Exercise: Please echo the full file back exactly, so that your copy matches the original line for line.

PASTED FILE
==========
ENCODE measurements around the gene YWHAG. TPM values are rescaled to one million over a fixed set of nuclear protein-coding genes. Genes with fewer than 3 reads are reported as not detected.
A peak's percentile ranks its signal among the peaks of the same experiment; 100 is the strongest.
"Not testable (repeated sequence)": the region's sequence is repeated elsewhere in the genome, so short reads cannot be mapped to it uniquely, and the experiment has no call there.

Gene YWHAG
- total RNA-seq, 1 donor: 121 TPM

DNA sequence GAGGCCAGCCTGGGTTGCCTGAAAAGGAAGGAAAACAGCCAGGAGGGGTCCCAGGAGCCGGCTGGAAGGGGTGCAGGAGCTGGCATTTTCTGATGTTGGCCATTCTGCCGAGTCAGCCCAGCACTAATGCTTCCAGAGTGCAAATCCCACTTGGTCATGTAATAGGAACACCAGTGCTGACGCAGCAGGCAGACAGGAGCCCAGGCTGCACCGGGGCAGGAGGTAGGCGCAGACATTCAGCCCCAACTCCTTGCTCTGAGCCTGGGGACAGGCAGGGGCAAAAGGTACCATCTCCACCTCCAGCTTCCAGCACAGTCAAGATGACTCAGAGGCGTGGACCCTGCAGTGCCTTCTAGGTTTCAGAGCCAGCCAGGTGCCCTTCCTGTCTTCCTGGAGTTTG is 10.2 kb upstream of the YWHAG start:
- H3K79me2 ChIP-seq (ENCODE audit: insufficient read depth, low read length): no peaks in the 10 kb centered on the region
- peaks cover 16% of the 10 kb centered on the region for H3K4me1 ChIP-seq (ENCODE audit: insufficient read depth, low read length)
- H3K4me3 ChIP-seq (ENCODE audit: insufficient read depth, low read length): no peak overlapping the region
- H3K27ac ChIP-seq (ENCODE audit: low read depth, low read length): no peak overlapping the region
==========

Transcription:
ENCODE measurements around the gene YWHAG. TPM values are rescaled to one million over a fixed set of nuclear protein-coding genes. Genes with fewer than 3 reads are reported as not detected.
A peak's percentile ranks its signal among the peaks of the same experiment; 100 is the strongest.
"Not testable (repeated sequence)": the region's sequence is repeated elsewhere in the genome, so short reads cannot be mapped to it uniquely, and the experiment has no call there.

Gene YWHAG
- total RNA-seq, 1 donor: 121 TPM

DNA sequence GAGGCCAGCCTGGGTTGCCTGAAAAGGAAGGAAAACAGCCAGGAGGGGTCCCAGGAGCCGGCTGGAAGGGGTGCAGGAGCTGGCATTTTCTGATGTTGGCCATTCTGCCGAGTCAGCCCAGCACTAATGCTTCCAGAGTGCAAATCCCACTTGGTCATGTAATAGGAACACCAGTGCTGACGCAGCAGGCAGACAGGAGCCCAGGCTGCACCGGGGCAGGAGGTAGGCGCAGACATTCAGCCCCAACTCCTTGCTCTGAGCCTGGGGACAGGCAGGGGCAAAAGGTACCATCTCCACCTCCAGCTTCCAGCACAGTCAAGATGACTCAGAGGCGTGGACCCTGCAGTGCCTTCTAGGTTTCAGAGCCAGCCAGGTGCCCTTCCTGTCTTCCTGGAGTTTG is 10.2 kb upstream of the YWHAG start:
- H3K79me2 ChIP-seq (ENCODE audit: insufficient read depth, low read length): no peaks in the 10 kb centered on the region
- peaks cover 16% of the 10 kb centered on the region for H3K4me1 ChIP-seq (ENCODE audit: insufficient read depth, low read length)
- H3K4me3 ChIP-seq (ENCODE audit: insufficient read depth, low read length): no peak overlapping the region
- H3K27ac ChIP-seq (ENCODE audit: low read depth, low read length): no peak overlapping the region